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While We Still Have Time

In spite of the grimness of the times in which we live, there is still hope. If you feel, like I do, that the usual discourse about matters of critical concern tends to be superficial, misguided, and false, then you might find some solace and inspiration here. I will try to offer insight and a holistic perspective on events and issues, and hopefully serve as a catalyst for raising the level of dialogue on this planet.

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Location: Madison, Wisconsin, United States

I was born in 1945, shortly before atom bombs were dropped on Japan. I served in the U.S. Army from 1968 to 1971. I earned master's degrees in Economics and Educational Psychology, and certificates in Web Page Design and as a Teacher of English as a Second Language. I followed an Indian guru for eight years, which immersed me in meditative practices and an attitude of reaching a higher level of being. A blog post listing the meditative practices I have pursued can be seen here.

Friday, April 22, 2005

Pleasant dreams

It being Earth Day, I feel a little obliged to say something about the state of the planet. There’s really not much I could add, though, to what we already know about our common predicament. We are living in a civilization that is squandering the Earth’s bounty, threatening all life on the planet, and that has no effective intention of changing this dynamic.

This progression will continue until a critical mass of awareness changes the dynamic. Right now the dynamic is controlled by a combination of criminal government, a criminal level of business ethics and practices, a hysterical involvement of religious crackpots in public life, and an escapist cultural landscape.

Today leads to tomorrow, tomorrow leads to the next day, and the dynamics of human life change day by day. If global warming is a real phenomenon, as it very well seems to be, then the day will come that it can no longer be ignored and denied. That day is likely to come soon, and quite possibly this year. Other phenomena, such as weather changes, soil erosion, depletion of ocean life, air and water pollution, contamination of our food supply, invader species proliferation, "exotic" diseases, damage caused by genetic engineering, population explosion, habitat destruction, and species extinction all combine synergistically to hasten the day when criminality, crackpot religion, and escapism will no longer be options. Bush Yuga, the age of Bush, will be a short-lived one.

One of the heresies I speak when the chance arises is that we have an infinite growth economic system on a finite planet. Though an obvious truth, you won’t find a "leftist" saying anything about it. "Leftism" goes as far as condemnation of corporations and Capitalism, but nothing about the problem of growth. "Leftists" play ostrich with this subject because to face it means to deal with it. And to deal with it means the laundry list of "leftist" concerns has to change. A couple of decades ago "leftist" writer Robert Kuttner observed that "leftist" economists don’t want to talk about growth because growth is what allows resources to be directed towards poverty. They don’t want to talk about redistribution of resources within a steady state for reasons of political expediency and what I would call ideological inertia. Herman Daly has been writing on this subject for many years, and his latest book, Local Politics of Global Sustainability, co-written with Thomas Prugh and Robert Costanza, is a worthy read, and covers the subject of growth and human civilization in a truthful and timely way.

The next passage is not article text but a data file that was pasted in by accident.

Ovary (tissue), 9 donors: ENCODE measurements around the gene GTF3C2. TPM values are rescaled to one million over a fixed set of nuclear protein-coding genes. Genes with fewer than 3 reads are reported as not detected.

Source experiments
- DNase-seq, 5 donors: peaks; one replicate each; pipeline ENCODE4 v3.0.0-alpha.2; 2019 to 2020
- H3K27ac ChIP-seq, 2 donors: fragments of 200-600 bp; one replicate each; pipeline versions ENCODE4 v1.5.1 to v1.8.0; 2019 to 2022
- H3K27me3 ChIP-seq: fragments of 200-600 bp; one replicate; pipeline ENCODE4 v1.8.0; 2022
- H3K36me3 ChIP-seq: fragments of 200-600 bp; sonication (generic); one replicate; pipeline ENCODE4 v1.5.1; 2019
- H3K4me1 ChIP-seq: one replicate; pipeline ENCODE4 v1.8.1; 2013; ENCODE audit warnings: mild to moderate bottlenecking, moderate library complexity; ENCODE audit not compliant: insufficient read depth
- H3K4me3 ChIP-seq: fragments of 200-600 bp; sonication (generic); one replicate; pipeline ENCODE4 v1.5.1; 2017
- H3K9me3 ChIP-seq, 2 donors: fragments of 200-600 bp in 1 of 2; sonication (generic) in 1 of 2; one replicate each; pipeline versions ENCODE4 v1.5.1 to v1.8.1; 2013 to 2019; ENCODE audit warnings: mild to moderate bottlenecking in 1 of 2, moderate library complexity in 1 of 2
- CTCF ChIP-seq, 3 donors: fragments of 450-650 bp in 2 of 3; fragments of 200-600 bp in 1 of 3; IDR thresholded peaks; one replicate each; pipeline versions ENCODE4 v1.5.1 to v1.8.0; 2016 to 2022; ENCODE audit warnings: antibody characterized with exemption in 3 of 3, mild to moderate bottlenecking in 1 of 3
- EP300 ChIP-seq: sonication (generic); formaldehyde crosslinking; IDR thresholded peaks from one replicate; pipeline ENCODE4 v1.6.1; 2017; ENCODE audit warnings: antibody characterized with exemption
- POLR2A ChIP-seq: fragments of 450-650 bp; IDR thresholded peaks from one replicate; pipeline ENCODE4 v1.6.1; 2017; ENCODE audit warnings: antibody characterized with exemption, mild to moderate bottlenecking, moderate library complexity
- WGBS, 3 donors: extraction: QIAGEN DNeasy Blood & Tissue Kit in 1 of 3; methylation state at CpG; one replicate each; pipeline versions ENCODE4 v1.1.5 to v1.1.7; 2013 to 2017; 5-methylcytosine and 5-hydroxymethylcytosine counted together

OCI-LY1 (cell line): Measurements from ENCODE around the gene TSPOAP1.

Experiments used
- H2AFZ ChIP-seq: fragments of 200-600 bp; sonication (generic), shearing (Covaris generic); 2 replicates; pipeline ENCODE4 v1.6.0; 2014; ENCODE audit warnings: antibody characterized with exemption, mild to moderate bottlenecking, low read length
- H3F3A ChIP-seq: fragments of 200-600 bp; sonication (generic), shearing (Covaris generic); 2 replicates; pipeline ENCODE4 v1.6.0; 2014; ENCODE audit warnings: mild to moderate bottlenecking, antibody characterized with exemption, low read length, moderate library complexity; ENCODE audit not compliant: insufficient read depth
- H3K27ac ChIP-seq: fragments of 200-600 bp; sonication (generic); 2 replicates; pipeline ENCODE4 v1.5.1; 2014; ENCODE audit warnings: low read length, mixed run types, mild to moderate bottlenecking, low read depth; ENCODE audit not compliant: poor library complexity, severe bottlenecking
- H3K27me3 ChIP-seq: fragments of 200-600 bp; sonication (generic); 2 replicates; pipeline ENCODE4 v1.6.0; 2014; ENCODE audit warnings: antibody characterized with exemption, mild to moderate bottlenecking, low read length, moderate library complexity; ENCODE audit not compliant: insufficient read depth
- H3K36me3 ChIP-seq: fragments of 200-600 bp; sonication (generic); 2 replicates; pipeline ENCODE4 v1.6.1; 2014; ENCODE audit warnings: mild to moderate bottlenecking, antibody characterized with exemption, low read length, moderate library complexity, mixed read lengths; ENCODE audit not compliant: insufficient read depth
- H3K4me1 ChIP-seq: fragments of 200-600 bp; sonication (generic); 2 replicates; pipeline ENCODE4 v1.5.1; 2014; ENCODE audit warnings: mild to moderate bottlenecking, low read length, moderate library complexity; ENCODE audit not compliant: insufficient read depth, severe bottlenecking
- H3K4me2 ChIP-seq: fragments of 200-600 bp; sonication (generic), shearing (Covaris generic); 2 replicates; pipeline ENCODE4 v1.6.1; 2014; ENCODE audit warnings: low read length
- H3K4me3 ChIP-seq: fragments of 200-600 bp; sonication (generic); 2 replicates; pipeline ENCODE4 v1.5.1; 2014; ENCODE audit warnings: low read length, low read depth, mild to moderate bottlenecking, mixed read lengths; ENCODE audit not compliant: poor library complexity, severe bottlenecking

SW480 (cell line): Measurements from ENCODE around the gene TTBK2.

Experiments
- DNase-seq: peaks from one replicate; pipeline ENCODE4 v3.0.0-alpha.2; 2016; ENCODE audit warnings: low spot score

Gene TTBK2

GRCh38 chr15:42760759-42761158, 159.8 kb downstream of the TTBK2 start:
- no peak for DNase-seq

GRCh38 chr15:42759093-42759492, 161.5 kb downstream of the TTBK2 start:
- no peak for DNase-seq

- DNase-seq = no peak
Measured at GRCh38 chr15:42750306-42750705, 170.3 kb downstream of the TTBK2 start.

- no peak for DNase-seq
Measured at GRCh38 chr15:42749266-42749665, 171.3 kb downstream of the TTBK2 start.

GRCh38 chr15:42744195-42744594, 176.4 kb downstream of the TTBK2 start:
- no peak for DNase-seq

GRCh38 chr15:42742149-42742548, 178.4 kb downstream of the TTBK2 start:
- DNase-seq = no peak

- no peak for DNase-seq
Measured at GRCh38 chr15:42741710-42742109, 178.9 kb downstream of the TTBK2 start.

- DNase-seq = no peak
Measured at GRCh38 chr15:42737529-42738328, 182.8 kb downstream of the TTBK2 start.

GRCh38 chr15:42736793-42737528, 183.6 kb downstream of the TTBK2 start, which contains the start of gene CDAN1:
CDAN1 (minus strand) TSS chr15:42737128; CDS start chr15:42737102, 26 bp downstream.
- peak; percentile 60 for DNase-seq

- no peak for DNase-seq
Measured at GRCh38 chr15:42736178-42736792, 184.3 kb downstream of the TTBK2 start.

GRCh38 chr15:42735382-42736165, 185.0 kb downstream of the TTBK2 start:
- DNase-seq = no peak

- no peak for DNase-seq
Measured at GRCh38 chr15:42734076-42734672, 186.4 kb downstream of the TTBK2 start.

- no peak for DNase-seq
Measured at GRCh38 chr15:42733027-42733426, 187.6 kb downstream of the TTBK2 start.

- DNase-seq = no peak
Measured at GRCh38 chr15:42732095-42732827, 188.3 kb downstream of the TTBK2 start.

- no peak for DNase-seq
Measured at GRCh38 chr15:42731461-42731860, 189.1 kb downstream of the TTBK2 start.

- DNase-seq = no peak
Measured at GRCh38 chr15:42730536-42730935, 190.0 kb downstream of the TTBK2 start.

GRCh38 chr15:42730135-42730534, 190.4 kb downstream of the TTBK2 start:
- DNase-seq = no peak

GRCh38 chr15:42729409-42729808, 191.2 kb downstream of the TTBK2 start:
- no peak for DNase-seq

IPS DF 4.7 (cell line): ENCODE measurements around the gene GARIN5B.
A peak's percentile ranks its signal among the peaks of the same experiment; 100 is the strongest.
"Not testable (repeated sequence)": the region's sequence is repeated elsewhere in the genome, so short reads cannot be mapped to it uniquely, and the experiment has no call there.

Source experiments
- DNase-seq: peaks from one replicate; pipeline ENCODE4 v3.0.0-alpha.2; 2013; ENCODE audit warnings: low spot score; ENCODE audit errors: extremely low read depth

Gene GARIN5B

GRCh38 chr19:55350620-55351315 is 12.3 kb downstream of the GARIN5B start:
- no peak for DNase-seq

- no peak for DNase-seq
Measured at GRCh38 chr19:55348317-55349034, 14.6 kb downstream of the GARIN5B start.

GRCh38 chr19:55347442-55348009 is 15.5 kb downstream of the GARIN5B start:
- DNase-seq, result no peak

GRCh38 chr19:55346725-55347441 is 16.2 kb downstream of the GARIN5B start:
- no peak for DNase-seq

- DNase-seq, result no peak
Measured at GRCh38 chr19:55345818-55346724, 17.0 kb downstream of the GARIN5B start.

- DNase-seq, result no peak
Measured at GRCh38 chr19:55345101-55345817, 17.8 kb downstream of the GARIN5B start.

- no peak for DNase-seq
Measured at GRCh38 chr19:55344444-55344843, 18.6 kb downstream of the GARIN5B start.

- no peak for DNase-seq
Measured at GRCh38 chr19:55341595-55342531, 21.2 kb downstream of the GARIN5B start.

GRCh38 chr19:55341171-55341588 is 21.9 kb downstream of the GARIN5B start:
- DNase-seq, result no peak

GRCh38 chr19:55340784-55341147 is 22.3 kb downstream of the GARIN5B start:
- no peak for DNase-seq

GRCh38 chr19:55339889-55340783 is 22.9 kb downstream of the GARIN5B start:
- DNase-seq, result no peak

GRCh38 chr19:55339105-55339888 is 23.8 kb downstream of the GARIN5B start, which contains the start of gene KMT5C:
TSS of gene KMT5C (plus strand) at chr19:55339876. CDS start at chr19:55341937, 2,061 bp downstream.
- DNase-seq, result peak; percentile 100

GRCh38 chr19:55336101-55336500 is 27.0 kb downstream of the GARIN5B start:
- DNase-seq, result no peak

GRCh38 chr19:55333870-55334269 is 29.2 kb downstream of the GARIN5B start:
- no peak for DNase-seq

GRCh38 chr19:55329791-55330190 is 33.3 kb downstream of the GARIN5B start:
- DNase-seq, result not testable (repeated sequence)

The only event I went to today had nothing to do with Earth Day, as such. A new temple is being constructed at Deer Park, the Tibetan Buddhist monastery established by the Dalai Lama’s former teacher Geshe Sopa. Today the groundbreaking ceremony was held. On a day dedicated to saving the Earth, I was lucky to spend my time with someone who embodies what a human being can attain in life. Geshe Sopa to me is a living Buddha, a humble, light-hearted, enjoyable person who embodies the highest teachings of all world religions. I needed that example today. If the human species is to survive and flourish we all need to have examples of what a person can aspire to, and how a being can be on this planet.

As well as Geshe Sopa, it was heartening to see all the Tibetans who came to the ceremony, families uprooted from their homeland, but living in America and maintaining their culture and spiritual life. There also were many Americans of European descent, reaching out to their brethren from far away, all because they wish to reach a higher level of being.

This was the perfect Earth Day for me. The future of the planet depends on human beings. Human beings seeking a higher level of existence. To be around a few of them was both a reminder and an inspiration. A reminder of what is important, and an inspiration to continue seeking a higher ground of being. If I can dream of reaching the level of Geshe Sopa, then other people can too. Dreams can spread. May we all have pleasant dreams.

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